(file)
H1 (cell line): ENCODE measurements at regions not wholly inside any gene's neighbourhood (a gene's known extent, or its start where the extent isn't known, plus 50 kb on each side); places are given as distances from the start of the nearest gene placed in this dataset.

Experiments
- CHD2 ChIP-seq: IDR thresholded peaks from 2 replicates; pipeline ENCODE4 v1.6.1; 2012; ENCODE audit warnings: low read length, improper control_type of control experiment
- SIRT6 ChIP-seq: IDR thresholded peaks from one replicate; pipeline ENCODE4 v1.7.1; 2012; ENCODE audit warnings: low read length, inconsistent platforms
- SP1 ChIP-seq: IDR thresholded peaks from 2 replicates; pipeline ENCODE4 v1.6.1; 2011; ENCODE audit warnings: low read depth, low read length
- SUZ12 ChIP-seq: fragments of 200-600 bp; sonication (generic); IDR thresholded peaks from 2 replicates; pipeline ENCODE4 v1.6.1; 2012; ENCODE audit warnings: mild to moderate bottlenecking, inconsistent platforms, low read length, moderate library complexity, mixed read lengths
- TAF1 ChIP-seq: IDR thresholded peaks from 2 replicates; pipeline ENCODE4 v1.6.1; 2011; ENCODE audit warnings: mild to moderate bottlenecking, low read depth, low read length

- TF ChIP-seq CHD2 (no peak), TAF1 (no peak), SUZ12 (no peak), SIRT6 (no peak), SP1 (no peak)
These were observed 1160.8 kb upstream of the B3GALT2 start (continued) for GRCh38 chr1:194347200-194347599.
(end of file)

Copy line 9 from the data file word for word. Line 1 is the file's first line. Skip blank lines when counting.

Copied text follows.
These were observed 1160.8 kb upstream of the B3GALT2 start (continued) for GRCh38 chr1:194347200-194347599.